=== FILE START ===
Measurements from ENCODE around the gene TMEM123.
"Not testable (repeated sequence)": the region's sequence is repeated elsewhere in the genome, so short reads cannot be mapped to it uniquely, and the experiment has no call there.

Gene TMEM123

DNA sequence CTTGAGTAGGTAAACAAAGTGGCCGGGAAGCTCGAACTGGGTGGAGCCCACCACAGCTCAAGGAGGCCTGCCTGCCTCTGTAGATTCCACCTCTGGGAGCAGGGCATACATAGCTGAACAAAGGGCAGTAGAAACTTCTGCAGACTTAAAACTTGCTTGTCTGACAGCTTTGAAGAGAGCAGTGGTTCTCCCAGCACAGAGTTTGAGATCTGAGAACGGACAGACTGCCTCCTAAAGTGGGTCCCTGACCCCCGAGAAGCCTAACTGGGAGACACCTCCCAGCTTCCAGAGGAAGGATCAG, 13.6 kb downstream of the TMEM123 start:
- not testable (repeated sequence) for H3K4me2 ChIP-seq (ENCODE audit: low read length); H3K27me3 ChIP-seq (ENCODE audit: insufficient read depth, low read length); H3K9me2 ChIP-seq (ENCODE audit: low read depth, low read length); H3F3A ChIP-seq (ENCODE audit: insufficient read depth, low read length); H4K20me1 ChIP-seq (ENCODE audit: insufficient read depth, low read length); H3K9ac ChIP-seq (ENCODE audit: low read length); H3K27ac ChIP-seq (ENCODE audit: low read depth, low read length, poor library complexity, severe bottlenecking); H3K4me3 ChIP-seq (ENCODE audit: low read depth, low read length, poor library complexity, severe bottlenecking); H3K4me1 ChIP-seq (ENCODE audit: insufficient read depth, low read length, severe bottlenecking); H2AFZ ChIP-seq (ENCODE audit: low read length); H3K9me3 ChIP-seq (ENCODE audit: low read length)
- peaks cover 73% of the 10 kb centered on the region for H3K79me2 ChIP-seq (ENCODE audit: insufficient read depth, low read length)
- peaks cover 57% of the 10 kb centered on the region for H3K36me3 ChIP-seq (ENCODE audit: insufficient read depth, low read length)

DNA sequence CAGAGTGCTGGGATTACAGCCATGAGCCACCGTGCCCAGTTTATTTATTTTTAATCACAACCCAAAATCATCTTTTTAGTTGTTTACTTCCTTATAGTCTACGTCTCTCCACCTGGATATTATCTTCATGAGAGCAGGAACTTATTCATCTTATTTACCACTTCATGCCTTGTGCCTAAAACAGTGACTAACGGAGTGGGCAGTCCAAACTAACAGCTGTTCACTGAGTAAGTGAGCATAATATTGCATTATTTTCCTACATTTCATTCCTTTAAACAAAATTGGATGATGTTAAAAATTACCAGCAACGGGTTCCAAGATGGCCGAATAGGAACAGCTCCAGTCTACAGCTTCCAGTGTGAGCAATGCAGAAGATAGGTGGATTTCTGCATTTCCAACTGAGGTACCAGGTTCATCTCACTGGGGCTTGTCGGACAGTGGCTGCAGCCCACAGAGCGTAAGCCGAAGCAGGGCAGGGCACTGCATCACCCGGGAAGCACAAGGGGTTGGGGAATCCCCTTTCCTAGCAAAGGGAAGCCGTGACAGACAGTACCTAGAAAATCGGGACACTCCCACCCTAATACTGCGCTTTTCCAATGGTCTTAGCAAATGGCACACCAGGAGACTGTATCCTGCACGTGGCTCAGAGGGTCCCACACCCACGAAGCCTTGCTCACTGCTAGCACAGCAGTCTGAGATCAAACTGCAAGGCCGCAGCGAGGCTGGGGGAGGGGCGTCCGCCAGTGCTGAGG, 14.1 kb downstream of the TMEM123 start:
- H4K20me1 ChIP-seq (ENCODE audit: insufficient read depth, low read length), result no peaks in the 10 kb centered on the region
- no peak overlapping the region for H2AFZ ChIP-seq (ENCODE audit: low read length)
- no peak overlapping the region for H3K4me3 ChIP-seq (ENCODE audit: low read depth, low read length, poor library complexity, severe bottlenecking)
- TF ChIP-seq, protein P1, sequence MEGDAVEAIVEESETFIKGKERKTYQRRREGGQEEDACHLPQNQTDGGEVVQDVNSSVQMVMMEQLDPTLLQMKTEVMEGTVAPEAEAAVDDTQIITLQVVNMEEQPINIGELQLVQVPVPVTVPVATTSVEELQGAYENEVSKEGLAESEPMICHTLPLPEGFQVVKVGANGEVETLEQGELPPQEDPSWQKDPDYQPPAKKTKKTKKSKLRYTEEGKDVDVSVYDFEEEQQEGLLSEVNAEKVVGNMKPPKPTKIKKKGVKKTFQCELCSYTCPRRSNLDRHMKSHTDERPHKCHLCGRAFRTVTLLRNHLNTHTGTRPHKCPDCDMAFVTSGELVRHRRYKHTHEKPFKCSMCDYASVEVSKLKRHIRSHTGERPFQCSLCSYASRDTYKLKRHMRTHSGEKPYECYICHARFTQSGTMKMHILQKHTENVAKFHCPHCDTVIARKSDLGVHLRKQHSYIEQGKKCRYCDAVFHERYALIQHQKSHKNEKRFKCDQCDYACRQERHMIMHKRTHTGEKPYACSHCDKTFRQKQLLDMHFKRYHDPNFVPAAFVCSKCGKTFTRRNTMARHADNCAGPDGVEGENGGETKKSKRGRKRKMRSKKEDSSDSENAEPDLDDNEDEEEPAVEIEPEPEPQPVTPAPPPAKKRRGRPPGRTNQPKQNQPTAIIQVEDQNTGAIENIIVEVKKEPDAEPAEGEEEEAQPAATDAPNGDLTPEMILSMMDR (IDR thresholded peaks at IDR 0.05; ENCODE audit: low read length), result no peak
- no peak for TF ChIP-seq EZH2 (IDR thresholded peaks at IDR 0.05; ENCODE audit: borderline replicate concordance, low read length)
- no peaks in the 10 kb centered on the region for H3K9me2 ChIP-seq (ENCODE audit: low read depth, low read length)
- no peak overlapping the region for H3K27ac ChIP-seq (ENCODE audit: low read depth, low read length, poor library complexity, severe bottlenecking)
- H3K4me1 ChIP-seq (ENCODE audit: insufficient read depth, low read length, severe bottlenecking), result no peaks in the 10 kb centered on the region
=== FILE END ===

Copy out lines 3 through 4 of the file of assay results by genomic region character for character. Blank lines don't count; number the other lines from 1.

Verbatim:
Gene TMEM123

DNA sequence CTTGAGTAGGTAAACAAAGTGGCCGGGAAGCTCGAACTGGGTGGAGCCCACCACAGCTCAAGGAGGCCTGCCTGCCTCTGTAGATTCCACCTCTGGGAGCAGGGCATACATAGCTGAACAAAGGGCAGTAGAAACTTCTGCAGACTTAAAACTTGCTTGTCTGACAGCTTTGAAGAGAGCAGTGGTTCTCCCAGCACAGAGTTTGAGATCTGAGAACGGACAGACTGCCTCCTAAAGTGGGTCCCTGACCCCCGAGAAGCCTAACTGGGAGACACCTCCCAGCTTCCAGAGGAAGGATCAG, 13.6 kb downstream of the TMEM123 start: